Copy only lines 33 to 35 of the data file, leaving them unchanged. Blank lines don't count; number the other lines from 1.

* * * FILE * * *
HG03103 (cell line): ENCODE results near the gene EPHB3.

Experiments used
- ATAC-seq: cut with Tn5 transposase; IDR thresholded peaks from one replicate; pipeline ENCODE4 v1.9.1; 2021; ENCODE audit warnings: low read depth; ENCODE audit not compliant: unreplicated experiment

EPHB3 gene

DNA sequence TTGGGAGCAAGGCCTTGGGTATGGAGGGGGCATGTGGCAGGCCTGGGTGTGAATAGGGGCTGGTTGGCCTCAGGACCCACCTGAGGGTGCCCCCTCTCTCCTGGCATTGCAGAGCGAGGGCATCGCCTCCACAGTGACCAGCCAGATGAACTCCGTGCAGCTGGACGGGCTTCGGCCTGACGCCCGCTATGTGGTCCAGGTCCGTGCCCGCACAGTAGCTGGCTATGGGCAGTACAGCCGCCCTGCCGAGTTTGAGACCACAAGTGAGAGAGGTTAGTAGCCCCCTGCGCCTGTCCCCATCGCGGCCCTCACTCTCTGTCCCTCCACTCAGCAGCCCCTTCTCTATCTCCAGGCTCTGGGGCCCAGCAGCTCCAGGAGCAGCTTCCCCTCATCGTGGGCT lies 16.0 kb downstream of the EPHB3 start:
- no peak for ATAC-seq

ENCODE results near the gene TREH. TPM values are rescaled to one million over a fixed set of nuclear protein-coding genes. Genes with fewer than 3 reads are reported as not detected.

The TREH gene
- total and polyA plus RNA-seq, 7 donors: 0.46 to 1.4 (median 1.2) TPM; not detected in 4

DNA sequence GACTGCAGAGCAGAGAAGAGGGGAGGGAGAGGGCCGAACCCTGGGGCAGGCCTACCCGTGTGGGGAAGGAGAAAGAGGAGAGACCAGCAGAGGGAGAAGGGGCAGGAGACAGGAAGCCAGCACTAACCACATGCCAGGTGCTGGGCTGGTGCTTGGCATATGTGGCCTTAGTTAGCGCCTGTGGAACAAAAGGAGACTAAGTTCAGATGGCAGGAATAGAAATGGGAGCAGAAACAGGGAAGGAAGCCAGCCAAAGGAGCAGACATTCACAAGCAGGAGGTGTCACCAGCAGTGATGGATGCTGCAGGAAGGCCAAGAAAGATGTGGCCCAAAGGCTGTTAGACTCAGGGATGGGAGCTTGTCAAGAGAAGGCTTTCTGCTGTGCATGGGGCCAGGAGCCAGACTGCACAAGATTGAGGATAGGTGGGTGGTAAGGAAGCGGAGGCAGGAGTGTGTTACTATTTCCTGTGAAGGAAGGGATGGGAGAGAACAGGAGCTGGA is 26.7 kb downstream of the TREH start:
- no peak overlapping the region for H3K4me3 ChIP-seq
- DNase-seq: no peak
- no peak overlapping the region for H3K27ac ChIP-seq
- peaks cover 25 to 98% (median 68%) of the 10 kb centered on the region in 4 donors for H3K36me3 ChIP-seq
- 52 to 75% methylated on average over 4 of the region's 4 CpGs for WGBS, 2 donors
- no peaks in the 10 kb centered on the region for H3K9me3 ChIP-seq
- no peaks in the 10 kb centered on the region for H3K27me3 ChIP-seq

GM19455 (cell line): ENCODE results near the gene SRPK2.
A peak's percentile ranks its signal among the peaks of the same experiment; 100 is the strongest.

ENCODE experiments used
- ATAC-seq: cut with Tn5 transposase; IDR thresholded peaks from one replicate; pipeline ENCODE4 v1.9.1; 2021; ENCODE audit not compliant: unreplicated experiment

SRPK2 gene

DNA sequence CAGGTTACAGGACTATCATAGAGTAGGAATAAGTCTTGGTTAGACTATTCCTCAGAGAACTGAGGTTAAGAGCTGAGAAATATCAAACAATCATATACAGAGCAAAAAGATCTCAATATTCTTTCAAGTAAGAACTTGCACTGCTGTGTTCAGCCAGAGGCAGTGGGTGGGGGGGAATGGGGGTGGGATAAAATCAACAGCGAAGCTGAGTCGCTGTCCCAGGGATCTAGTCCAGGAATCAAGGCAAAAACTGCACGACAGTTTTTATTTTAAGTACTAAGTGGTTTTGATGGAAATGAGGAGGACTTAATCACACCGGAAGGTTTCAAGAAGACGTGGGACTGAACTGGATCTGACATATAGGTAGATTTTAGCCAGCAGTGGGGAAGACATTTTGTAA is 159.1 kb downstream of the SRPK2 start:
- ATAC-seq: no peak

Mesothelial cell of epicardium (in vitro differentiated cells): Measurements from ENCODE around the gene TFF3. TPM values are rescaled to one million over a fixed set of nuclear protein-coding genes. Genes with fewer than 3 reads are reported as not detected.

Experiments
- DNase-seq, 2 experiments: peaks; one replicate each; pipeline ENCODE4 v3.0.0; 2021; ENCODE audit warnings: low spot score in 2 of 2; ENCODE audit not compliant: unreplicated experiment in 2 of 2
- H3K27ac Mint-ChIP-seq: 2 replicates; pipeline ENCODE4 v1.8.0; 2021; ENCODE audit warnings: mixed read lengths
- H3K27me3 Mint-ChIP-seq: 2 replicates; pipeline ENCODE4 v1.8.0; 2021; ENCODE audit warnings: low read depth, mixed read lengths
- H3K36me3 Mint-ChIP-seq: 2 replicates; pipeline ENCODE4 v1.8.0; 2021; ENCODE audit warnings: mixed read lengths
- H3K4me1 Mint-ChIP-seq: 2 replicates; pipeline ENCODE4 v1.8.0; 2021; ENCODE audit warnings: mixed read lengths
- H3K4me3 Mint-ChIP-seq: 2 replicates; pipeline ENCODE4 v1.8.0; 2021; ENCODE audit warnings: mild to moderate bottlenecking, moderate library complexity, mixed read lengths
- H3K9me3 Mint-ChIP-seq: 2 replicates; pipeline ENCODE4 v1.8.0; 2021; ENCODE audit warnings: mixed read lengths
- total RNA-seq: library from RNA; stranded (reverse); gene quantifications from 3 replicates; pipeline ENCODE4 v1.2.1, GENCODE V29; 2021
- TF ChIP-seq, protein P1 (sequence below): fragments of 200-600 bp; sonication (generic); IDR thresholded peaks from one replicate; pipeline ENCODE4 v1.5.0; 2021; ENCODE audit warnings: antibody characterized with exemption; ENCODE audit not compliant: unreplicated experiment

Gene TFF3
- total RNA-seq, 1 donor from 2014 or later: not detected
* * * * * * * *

- H3K9me3 Mint-ChIP-seq: 2 replicates; pipeline ENCODE4 v1.8.0; 2021; ENCODE audit warnings: mixed read lengths
- total RNA-seq: library from RNA; stranded (reverse); gene quantifications from 3 replicates; pipeline ENCODE4 v1.2.1, GENCODE V29; 2021
- TF ChIP-seq, protein P1 (sequence below): fragments of 200-600 bp; sonication (generic); IDR thresholded peaks from one replicate; pipeline ENCODE4 v1.5.0; 2021; ENCODE audit warnings: antibody characterized with exemption; ENCODE audit not compliant: unreplicated experiment